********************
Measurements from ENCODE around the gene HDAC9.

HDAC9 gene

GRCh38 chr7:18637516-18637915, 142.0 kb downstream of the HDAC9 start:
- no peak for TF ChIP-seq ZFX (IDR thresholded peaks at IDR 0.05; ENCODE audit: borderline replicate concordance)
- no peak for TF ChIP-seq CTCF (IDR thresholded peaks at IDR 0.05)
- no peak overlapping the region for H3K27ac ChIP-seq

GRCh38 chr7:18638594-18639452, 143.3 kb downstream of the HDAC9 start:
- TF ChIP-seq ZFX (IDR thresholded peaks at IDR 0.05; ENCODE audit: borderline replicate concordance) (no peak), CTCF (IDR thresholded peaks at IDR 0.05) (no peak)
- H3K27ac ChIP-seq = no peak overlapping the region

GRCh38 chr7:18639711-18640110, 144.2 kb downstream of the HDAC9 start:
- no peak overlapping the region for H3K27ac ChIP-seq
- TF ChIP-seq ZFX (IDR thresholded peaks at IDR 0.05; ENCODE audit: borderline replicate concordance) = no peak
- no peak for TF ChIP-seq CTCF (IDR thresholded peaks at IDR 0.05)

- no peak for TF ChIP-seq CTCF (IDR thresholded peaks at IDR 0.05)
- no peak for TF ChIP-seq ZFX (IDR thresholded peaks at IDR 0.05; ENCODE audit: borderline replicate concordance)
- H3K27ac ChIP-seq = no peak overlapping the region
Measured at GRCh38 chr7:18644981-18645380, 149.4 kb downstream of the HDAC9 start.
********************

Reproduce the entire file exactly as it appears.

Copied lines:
Measurements from ENCODE around the gene HDAC9.

HDAC9 gene

GRCh38 chr7:18637516-18637915, 142.0 kb downstream of the HDAC9 start:
- no peak for TF ChIP-seq ZFX (IDR thresholded peaks at IDR 0.05; ENCODE audit: borderline replicate concordance)
- no peak for TF ChIP-seq CTCF (IDR thresholded peaks at IDR 0.05)
- no peak overlapping the region for H3K27ac ChIP-seq

GRCh38 chr7:18638594-18639452, 143.3 kb downstream of the HDAC9 start:
- TF ChIP-seq ZFX (IDR thresholded peaks at IDR 0.05; ENCODE audit: borderline replicate concordance) (no peak), CTCF (IDR thresholded peaks at IDR 0.05) (no peak)
- H3K27ac ChIP-seq = no peak overlapping the region

GRCh38 chr7:18639711-18640110, 144.2 kb downstream of the HDAC9 start:
- no peak overlapping the region for H3K27ac ChIP-seq
- TF ChIP-seq ZFX (IDR thresholded peaks at IDR 0.05; ENCODE audit: borderline replicate concordance) = no peak
- no peak for TF ChIP-seq CTCF (IDR thresholded peaks at IDR 0.05)

- no peak for TF ChIP-seq CTCF (IDR thresholded peaks at IDR 0.05)
- no peak for TF ChIP-seq ZFX (IDR thresholded peaks at IDR 0.05; ENCODE audit: borderline replicate concordance)
- H3K27ac ChIP-seq = no peak overlapping the region
Measured at GRCh38 chr7:18644981-18645380, 149.4 kb downstream of the HDAC9 start.